Katherine Fusco, associate professor of English from the University of Nevada, Reno, has received the William Riley Parker Prize from the Modern Language Association after publishing Sexing Farina: Our Gang’s Episodes of Racial Childhood in the Publications of the Modern Language Association. The prize honors an outstanding article in literature and consists of a cash award and a certificate.
“To me, it was just such a big deal to be published with the PMLA,” Fusco, in the College of Liberal Arts, said. “I didn’t even know I was in the running for the prize.”
Fusco’s article discusses the character of Farina, a black child, played by American child actor Allen Hoskins, who switches from masculine to feminine attributions in installments of the 1920s film series Our Gang, which was reborn later as The Little Rascals series. Fusco began research for her article in 2012 by watching Our Gang episodes as well as reading relevant magazines, watching period advertisements and studying fan letters. Farina sold the most products, appeared in the most episodes, and even had a song written for him. Fusco discovered that Farina’s indeterminate gender confused many viewers, but they were also intrigued and fascinated.
“For white Americans at the time, it was easy to fantasize about and project onto a black child, especially if that black child looked like he was never going to grow up to be a man,” Fusco said.
Fusco found that when Hoskins aged, and his gender was more defined for the audience, he was cut from the show. Hoskins was only 11 years old before he aged out of the character of Farina because he was no longer “cute.” Since Fusco began researching, white police officer Darren Wilson fatally shot Michael Brown, an 18-year-old black man in Ferguson, Missouri. Fusco said that Wilson’s description of his attempt to restrain Brown, described as feeling “like a five-year-old holding onto Hulk Hogan,” motivated her research.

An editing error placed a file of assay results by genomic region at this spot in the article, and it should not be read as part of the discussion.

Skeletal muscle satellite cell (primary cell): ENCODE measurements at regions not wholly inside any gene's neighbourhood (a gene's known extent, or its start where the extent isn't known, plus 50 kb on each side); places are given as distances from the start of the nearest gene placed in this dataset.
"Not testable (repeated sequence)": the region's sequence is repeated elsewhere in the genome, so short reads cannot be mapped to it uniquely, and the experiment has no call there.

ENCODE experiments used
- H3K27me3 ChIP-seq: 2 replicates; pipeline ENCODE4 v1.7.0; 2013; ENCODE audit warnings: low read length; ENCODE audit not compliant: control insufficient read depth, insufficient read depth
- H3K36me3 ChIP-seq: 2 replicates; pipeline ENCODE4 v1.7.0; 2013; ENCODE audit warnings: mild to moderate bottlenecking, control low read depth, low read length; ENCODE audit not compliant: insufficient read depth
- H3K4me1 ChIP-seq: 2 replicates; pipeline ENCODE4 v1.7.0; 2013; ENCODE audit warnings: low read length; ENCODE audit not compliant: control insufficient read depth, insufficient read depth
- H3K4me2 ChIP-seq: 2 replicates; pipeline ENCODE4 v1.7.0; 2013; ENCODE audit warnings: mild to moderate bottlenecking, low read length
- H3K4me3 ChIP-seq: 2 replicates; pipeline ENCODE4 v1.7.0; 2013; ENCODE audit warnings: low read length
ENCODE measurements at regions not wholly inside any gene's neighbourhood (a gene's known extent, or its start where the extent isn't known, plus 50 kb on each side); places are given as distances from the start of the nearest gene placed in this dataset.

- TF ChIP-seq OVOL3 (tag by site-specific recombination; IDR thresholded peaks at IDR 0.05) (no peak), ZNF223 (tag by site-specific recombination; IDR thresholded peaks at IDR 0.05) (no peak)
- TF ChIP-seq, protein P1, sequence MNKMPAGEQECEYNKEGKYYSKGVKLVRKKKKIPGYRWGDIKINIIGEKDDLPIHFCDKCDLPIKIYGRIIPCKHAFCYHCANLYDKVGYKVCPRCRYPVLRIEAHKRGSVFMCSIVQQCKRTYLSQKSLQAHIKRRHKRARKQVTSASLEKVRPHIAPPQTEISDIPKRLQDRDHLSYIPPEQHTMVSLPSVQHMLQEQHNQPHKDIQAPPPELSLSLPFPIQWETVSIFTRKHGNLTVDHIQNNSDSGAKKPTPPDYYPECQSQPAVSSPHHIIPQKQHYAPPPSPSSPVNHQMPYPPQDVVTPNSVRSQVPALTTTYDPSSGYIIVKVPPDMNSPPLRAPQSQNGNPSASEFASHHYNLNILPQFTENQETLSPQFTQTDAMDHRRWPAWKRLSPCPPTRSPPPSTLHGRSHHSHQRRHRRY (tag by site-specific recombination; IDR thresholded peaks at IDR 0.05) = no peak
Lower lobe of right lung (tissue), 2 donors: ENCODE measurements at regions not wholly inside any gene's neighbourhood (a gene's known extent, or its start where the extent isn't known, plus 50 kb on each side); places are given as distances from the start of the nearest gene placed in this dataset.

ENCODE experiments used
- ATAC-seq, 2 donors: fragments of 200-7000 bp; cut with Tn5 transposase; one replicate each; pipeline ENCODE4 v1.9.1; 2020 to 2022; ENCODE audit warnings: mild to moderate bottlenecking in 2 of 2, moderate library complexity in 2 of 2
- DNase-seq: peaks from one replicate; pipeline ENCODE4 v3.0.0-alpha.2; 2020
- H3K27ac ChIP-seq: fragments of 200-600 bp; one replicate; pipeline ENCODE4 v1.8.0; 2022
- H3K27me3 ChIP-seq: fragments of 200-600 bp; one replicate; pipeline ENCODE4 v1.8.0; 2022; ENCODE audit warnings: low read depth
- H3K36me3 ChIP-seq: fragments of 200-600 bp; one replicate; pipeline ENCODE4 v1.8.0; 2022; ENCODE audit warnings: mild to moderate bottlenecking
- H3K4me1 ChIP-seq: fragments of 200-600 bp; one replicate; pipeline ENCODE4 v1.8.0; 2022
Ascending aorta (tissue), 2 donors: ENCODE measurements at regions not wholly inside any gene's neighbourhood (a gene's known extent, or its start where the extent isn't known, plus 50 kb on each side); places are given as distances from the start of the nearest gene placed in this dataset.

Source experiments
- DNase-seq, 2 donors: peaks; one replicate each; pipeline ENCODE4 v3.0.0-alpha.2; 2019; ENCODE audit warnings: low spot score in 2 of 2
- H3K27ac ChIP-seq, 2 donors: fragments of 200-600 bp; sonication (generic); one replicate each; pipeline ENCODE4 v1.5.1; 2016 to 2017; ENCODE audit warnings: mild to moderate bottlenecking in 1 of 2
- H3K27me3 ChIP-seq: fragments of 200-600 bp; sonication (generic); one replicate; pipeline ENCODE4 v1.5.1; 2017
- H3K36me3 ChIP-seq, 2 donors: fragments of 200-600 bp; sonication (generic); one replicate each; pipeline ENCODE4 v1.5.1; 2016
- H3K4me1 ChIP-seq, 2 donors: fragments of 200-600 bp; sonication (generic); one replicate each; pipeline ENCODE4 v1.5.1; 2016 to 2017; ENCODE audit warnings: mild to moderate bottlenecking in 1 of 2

“I’m proud that this article was chosen because it matters a lot to me to be able to say something about how white culture might seem to appreciate black entertainment, but at the same time doesn’t seem to fully accept the human behind the character,” Fusco said. “That to me, and especially when I think about childhood and who gets to count as a child, that’s something that I care a lot about and I’m very invested in now, as well as in my historical time period.”
Fusco is currently working on a book titled Cruel Modernism: Celebrity, Identification and Antipathy in U.S. Cinema, 1920-1940, which argues that marginal cases of celebrity are crucial for understanding both how stardom is constructed and also how certain identity groups are able to make only partial claims on the privileges that come with such spectacular subjectivity.